"And the high school students love it," he added. Three loved it so much they enrolled in the computer network and systems administration program after they graduated. "It worked out pretty nice."
Hembroff is more than a skilled teacher, says Amos. "He is totally devoted to his students. Often you see him sending emails to his students in the middle of the night."
The students agree. "He is the hardest-working professor I have ever seen," says one. "He does more behind-the-scenes work than any student can imagine."
Wrote another: "He is the best professor I have ever had. His class is the one I look forward to every day. I have no desire to ever skip his class for any reason. He is helpful in class as well as outside the classroom. There is no one more qualified. He is simply amazing."
The Distinguished Teaching Award winners are selected from among 10 finalists, in part based on surveys conducted by the Michigan Tech chapter of Omicron Delta Kappa, a national leadership honor society. When Bryan Suits saw which class ODK was polling, he despaired of winning.
"I stretch them pretty hard, and ODK showed up at the time of the term when they were stretched to the max," he said.
Nevertheless, students in PH2230 Electronics for Scientists rose to the occasion and disproved the assertion that students don't like tough teachers. "Even though the material is difficult, it is one of the few classes I enjoy attending. Dr. Suits makes electronics exciting and fun," wrote one. Said another, "He is always willing to make time for students. He inspires his students to do the work. He always knows how to push them, but never makes it seem impossible."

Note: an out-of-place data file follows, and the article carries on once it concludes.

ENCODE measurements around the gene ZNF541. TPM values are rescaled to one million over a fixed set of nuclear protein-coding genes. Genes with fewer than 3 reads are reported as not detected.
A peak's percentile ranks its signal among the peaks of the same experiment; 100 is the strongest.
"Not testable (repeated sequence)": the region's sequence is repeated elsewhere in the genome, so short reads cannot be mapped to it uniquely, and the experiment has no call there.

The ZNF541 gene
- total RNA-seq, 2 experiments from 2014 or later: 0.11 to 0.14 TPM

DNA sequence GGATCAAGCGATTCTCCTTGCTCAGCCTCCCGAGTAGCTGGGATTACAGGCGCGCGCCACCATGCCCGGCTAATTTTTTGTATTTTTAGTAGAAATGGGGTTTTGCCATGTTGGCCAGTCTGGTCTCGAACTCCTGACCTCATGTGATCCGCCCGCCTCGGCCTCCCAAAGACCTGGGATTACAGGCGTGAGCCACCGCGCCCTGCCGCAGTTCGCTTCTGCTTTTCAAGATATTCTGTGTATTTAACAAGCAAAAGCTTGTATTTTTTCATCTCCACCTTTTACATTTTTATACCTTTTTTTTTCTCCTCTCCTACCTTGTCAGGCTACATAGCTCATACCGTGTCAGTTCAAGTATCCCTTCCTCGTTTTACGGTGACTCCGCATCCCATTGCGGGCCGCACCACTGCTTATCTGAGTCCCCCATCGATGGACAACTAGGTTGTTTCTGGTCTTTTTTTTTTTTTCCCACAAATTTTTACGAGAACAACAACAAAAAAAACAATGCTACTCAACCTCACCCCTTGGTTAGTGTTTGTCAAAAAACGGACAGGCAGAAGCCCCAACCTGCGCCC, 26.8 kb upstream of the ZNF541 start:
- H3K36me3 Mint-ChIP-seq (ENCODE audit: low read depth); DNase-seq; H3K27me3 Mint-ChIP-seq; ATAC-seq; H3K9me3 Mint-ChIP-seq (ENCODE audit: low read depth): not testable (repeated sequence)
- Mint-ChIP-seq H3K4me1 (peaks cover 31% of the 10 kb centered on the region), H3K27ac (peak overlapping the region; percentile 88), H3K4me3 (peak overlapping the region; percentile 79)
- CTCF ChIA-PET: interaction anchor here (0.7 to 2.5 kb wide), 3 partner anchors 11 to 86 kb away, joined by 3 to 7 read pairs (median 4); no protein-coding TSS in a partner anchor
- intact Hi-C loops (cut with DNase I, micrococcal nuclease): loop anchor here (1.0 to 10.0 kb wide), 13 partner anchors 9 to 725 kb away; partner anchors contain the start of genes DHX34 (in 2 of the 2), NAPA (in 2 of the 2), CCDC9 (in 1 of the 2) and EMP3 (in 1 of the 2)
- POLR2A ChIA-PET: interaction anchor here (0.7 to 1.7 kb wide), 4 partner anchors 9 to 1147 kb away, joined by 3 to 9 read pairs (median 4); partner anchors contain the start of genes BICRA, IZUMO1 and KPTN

Physics Chair Ravindra Pandey was not surprised at Suits's selection, however. "He took over our physics-major electronics course and made it really fun, and that's not an easy course," he said. "Bryan communicates very well, and he's been a major force behind the improvement of our curriculum and improved retention," changes that have helped double the number of physics majors from 40 to 80.
Suits condenses his teaching strategy into a matter of simple addition. "Physics is something I like, and it's something the students seem to like." Put the two together, and good teaching happens pretty easily.
But it doesn't happen automatically. "You have to tap into what they do like, to keep it interesting and fun, to make it relevant to something that students know about," Suits says.
Thus, he uses many demonstrations, often tailor-made by Mike Meyer, the demo/lab coordinator. "He's is fantastic, and we have a fantastic machinist, Jesse Nordeng, who helps me build stuff," Suits said. "Plus, we also have the resources to do that."